Intereach (Interdisciplinary Integration Research Careers Hub) community brings together practitioners and researchers of interdisciplinary integration - people who connect across teams, disciplines, and sectors to solve problems requiring diverse expertise. Great space to share best practices, success metrics, and ideas for establishing intereach career paths.
NIH Biomedical Citizen Science Hub (CitSciBio) is a virtual collaboration space designed to help anyone interested in biomedical citizen science and crowdsourcing discover and contribute resources, form collaborative groups, and share expertise.
Savage N. How team science extends your scope. Nature. 2018;556(7700):S1-S3.
Lauer M. Impact of Teams Receiving NIH Funding. Open Mike. Vol 2018.https://nexus.od.nih.gov/all/2018/04/04/theres-no-i-in-team-assessing-impact-of-teams-receiving-nih-funding/ NIH; 2018.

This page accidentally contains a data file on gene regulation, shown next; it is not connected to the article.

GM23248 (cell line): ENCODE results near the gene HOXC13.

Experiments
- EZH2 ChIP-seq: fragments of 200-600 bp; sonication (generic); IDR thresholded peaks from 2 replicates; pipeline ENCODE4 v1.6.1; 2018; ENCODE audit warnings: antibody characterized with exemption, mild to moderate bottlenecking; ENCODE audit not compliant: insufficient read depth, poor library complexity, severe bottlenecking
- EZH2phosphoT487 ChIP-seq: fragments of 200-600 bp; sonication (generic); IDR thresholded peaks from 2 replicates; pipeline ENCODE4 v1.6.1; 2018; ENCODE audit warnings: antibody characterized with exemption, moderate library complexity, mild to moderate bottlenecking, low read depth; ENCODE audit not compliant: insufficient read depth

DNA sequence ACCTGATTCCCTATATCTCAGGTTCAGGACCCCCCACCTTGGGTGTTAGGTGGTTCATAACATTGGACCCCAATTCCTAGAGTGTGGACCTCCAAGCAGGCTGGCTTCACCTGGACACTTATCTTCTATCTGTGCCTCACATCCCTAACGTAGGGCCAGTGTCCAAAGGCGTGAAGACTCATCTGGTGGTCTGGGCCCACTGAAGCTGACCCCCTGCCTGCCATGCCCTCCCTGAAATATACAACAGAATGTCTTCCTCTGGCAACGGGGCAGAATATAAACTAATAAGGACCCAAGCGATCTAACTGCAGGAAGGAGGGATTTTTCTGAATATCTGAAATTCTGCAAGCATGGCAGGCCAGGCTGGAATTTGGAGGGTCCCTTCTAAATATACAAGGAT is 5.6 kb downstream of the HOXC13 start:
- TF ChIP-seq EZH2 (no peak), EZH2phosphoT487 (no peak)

Hall KL, Vogel AL, Huang GC, et al. The science of team science: A review of the empirical evidence and research gaps on collaboration in science. Am Psychol. 2018;73(4):532-548.
Fiore SM. The Strength in Numbers The New Science of Team Science. Science. 2018;359(6376):645-645.
Al-Suqri MN. Promoting interdisciplinarity in knowledge generation and problem solving. Hershey, PA: Information Science Reference; 2018.
Saunders P. Supporting researchers in an era of team science. Lancet. 2017;389 Suppl 1:S10-S12.
Little MM, St Hill CA, Ware KB, et al. Team science as interprofessional collaborative research practice: a systematic review of the science of team science literature. J Investig Med. 2017;65(1):15-22.
Klein JT, Falk-Krzesinski HJ. Interdisciplinary and collaborative work: Framing promotion and tenure practices and policies. Res Policy. 2017;46(6):1055-1061.
Khuri S, Wuchty S. Team science glossary. INTEGRATION AND IMPLEMENTATION INSIGHTS. i2insights.org/2017/03/16/team-science-glossary/2017